Literature is not static

Literature Is Not Static But Keeps Growing And Changing From Generation To Generation

Literature is not static
Image by Kranich17 from Pixabay / Literature is not static

Literature is not static at all. Dynamism is its prime driving force. It keeps growing and constantly changing from generation to generation. That means every age has its specific point of interest and specified way of feeling and thinking about things.

And most importantly, the literature that produces these particular heeds and emotional states is mainly controlled and dominated by some pinpointed prevailing tastes. But these tastes last for a certain period only. The reason is tastes of one age, for sure, often differ immensely from those of another era.

Works of eminent authors of the previous ages are the best examples. For example, authors didn’t write the same kind of texts because there was no reader to like or be ready to enjoy the same things repeatedly. Readers during Pope’s days didn’t want to cherish poetries as in Spenser’s days.

During the time of Spenser, unending enthusiasm remained the driving force that delivered unique pieces like “The Faerie Queene.” On the other hand, “An Essay on Man” by Alexander Pope shows a different taste of human feelings and interests. It unlocked optimistic philosophy. Through this poem, Pope embraced an enthusiastic but rationalistic approach.

These examples show that enormous enthusiasm for Latin and Greek classics acted as the prime force of English literature during the Elizabethan era. In reality, this massive passion and keenness emerged with an identity that modern people call Renaissance.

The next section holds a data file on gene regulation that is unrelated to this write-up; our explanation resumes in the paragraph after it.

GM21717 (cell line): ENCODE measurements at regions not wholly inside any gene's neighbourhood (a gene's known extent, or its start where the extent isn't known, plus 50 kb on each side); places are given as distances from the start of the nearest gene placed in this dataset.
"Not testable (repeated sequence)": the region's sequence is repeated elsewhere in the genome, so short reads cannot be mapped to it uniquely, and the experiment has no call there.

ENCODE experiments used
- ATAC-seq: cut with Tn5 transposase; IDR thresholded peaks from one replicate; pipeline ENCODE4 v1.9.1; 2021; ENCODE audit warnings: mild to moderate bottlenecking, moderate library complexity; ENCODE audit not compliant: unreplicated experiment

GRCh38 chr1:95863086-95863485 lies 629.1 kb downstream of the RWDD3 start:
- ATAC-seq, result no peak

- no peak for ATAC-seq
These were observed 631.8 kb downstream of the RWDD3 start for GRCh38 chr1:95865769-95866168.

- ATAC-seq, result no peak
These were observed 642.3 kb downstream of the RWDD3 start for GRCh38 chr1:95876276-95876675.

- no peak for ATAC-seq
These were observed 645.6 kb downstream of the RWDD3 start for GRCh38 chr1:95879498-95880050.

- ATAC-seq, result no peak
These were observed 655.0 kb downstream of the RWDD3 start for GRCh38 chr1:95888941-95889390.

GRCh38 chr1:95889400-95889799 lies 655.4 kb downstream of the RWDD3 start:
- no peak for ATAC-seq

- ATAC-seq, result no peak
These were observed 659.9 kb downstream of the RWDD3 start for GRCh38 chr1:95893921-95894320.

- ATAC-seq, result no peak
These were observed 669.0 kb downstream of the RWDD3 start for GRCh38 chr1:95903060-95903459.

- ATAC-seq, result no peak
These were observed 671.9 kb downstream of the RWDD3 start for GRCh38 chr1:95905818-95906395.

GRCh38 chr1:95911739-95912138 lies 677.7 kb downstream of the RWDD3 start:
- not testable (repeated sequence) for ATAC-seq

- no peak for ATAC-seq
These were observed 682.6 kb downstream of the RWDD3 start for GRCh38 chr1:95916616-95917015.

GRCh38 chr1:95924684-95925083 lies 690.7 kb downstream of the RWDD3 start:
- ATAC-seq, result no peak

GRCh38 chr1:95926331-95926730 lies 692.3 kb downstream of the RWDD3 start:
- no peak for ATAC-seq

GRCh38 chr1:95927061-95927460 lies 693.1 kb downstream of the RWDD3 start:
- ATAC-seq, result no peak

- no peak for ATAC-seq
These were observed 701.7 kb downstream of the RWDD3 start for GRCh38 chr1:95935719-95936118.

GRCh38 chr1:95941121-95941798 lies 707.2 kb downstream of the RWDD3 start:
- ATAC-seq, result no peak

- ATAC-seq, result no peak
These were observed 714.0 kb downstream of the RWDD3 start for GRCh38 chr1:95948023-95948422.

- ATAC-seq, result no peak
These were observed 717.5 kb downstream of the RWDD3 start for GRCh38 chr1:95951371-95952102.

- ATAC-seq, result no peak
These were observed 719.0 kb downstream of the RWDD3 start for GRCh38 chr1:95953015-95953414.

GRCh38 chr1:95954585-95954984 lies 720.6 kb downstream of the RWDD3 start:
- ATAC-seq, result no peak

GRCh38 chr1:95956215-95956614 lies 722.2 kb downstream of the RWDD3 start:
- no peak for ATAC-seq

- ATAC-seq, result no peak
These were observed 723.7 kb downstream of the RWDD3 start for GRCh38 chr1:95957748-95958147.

Also, during the same period, writers and readers both felt the powerful spell of popular Italian literature. Even they went through the same passion under the influence of seventeenth-century French literature. In truth, this trend of embracing the same warmth and zeal continued after crossing hundred years with the German literature.

Furthermore, a reawakening of the long-neglected middle ages literature from 1750 onwards triggered the vital “Medieval revival” that reached its peak through Scott and Coleridge. This journey manifests how literary influences initiate new currents of taste that even engulf the independent authors.

In a word, it reveals that the literary flow survived with the ever-growing and ever-changing passion. And once more proved that literature is not static.

Nonetheless, some critics possess an opposite view regarding the influences that hugely impact literature. According to the critics, they indeed affect literature, but not all of them are literary. They say those influences don’t belong to books. In truth, they appear from normal life and society.

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